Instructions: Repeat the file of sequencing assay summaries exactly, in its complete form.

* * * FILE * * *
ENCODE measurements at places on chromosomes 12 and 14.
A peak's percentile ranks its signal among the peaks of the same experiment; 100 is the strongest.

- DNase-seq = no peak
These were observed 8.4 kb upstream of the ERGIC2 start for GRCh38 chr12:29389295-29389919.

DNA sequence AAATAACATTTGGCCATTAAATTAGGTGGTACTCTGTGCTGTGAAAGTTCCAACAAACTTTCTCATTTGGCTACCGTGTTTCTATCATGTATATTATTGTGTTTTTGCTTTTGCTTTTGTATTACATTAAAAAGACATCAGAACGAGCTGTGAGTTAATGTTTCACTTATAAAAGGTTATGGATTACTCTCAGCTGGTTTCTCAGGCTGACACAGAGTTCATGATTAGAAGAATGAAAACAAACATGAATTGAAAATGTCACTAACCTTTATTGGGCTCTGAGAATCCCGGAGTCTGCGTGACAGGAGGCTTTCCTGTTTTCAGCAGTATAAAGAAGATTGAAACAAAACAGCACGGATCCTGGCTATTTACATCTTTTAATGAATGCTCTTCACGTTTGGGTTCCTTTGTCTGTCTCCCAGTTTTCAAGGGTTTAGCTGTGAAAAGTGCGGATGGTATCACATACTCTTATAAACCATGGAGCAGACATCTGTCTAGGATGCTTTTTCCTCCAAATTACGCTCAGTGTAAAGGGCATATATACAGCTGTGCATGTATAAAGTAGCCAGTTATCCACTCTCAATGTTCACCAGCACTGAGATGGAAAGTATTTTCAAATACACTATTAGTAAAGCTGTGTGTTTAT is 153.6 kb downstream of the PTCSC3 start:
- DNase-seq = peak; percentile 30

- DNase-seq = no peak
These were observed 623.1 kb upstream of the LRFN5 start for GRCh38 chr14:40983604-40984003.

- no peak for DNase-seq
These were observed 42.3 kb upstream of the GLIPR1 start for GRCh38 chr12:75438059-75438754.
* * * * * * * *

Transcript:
ENCODE measurements at places on chromosomes 12 and 14.
A peak's percentile ranks its signal among the peaks of the same experiment; 100 is the strongest.

- DNase-seq = no peak
These were observed 8.4 kb upstream of the ERGIC2 start for GRCh38 chr12:29389295-29389919.

DNA sequence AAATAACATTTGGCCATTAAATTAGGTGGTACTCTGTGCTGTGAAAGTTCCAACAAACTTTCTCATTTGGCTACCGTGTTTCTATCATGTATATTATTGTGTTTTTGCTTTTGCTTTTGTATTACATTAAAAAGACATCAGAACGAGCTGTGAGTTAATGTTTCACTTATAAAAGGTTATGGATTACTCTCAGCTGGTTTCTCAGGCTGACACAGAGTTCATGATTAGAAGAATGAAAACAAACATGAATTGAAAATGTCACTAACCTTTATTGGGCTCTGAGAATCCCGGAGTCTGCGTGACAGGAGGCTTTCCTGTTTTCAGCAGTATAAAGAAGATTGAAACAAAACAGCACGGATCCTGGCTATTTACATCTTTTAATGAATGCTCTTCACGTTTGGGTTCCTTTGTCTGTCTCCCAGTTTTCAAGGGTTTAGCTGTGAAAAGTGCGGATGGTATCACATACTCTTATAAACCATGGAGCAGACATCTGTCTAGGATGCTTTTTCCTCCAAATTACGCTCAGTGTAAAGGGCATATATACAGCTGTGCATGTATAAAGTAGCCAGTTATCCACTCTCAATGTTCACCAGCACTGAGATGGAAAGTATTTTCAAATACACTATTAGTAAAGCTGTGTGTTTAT is 153.6 kb downstream of the PTCSC3 start:
- DNase-seq = peak; percentile 30

- DNase-seq = no peak
These were observed 623.1 kb upstream of the LRFN5 start for GRCh38 chr14:40983604-40984003.

- no peak for DNase-seq
These were observed 42.3 kb upstream of the GLIPR1 start for GRCh38 chr12:75438059-75438754.